The Silver Spring Transit Center, shown on March 20, is four years late in its expected delivery and $50 million over budget because of design and construction issues. (Sarah L. Voisin/The Washington Post)

Metro has told Montgomery County officials that some of the recent repairs to the Silver Spring Transit Center are showing “signs of degradation,” and it is asking the county for $15 million to cover future maintenance and repair.

County officials, in turn, accuse Metro of attempting to hold “hostage” the delivery of the problem-plagued facility to the transit agency until its demands are met.

The new round of charge-and-countercharge is the latest in a long history of interagency discord surrounding the three-level commuter hub, which is four years late and $50 million over budget because of design and construction issues.

Under the terms of a 2008 agreement, the Washington Metropolitan Area Transit Authority is to take control of the building upon completion. Metro would operate the center, which is adjacent to its Silver Spring station, as a part of its regional bus and train system.

County officials said this month that repairs are virtually complete. They also said they had been working with Metro operations and marketing staff toward an Aug. 9 handoff of the facility, followed by an Aug. 23 opening.

Metro officials said Monday that no such certain date had been contemplated and that any final acceptance of the transit center into the bus and rail system would require action by the Metro board.

On July 21, the county received from Metro proposed amendments to the 2008 agreement. It said that the county’s repairs, which added about $21 million to the facility’s estimated $140 million price tag, did not address all of the concerns outlined in a 2013 engineering report.

“Some of the remediation repairs are showing signs of degradation already,” a preamble to the amendments said, although there was no specific mention of what the problems are. The Metro document added that the transit center “already is cracking at an abnormal rate due to construction and design deficiencies.”

Metro asked the county to place $15 million in escrow to cover “extraordinary maintenance and repair” of the facility in the future. It also asked that the county relinquish to Metro its 25 percent interest in any future development on land adjacent to the transit center (the agency has the other 75 percent) and a 100 percent tax abatement for 10 years on any development at the site.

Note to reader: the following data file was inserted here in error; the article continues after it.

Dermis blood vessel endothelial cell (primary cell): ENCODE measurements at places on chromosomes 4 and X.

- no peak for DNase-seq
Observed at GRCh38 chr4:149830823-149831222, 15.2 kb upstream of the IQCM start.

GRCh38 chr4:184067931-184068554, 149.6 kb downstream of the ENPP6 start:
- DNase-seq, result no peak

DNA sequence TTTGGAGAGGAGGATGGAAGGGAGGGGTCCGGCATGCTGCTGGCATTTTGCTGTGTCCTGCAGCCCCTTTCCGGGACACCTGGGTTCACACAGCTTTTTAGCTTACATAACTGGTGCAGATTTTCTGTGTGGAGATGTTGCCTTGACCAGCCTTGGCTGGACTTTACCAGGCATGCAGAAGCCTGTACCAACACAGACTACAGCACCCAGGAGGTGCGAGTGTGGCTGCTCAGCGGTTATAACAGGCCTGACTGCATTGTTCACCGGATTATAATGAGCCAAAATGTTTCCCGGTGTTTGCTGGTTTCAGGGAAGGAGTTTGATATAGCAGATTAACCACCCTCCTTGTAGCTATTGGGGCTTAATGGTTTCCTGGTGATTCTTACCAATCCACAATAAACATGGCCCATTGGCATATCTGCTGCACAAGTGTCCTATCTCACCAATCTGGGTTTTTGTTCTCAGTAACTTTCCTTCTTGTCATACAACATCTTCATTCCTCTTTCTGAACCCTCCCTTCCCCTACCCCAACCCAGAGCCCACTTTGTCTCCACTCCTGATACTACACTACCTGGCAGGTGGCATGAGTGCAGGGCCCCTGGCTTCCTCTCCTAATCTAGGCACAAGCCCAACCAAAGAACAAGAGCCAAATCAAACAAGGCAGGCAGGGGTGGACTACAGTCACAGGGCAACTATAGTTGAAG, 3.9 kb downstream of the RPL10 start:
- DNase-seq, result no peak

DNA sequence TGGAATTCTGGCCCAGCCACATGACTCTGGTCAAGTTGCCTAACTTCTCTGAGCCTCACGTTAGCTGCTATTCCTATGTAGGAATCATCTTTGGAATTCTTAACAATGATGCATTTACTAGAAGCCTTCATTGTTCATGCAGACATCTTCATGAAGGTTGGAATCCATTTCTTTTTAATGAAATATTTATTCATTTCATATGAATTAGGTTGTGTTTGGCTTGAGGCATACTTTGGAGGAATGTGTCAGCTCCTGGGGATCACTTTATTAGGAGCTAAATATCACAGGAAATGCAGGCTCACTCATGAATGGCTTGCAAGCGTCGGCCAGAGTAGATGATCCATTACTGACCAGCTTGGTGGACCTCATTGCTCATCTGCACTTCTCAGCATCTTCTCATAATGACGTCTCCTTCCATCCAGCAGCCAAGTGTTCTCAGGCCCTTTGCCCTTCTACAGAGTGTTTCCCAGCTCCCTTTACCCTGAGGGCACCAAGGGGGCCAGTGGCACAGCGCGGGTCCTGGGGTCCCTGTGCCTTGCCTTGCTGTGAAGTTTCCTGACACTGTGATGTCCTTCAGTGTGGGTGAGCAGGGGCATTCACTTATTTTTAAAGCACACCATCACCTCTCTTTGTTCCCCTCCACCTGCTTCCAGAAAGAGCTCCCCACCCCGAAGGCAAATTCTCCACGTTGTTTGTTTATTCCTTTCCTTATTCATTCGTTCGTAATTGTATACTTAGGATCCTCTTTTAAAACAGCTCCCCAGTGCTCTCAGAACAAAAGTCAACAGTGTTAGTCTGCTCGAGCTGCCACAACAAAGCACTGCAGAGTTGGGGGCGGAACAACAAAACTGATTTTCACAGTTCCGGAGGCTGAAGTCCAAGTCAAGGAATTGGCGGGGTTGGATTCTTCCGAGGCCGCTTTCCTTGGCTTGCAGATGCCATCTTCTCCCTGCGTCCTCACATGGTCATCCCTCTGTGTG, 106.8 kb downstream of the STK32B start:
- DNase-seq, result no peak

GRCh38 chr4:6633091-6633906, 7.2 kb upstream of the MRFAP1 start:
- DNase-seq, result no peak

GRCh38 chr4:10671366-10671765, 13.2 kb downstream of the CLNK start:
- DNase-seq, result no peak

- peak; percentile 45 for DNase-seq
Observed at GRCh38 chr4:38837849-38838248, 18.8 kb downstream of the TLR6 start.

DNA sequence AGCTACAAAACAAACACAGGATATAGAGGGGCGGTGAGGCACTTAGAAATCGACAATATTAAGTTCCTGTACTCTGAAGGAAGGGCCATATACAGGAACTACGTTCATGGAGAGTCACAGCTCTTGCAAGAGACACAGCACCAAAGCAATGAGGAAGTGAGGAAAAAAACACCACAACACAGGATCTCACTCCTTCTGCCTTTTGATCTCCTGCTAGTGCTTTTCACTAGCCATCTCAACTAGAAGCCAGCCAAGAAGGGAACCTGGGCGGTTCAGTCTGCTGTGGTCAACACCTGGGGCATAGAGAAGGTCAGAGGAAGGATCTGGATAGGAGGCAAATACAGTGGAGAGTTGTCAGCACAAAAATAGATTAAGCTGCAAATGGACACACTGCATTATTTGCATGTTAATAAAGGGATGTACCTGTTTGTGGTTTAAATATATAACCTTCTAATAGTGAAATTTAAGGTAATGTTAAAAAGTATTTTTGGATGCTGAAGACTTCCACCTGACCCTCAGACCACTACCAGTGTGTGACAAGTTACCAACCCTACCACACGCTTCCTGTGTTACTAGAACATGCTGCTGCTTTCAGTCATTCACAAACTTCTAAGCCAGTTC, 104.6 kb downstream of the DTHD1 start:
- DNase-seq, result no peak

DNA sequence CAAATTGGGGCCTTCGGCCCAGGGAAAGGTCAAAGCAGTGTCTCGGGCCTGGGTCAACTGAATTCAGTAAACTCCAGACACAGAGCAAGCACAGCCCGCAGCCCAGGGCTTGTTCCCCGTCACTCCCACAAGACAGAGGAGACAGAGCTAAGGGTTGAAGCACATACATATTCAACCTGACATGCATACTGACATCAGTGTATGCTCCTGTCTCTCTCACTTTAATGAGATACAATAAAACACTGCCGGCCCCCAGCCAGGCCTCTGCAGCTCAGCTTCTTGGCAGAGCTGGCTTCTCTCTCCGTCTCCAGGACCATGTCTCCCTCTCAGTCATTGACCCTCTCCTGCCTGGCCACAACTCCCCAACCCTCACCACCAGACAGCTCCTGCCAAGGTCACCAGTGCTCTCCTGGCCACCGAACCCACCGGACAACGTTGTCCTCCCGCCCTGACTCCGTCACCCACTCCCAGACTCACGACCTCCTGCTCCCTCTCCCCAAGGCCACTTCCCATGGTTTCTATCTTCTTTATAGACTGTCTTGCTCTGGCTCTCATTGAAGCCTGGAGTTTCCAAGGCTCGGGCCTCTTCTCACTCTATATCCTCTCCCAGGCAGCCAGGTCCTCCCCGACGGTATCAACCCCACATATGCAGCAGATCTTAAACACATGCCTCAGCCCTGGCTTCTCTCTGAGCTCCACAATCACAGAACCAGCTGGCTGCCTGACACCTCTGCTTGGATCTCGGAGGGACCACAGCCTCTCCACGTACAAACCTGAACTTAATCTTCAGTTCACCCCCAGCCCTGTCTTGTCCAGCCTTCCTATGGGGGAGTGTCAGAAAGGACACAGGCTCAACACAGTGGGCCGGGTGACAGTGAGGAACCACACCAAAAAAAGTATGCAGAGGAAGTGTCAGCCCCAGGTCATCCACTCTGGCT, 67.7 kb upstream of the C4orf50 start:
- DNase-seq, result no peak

In a letter to Metro’s interim general manager, Jack Requa, on Monday, the county’s chief administrative officer, Timothy Firestine, called Metro’s requests “preposterous.”

“I am troubled that at this late hour WMATA appears to be holding transfer of the facility hostage until the County accedes to unreasonable demands,” he wrote.

In an interview Monday evening, Firestine said he believed the transit agency, hurting for cash, was angling for a last-minute advantage.

“They think they are in a position where they can negotiate,” Firestine said, adding that it was the county’s intention to turn the building over to Metro in the coming days, without further condition.

While Metro was threatening not to take delivery of the facility, it was also running its buses through the building on Monday for driver training purposes.

In a statement late Monday evening, Metro spokeswoman Sherri Ly said the agency was “surprised” by the county’s position that the outstanding issues “are anything less than legitimate and substantive.”

Ly said Metro officials have been waiting for more than two weeks for the county to set up a meeting so that the remaining issues can be addressed.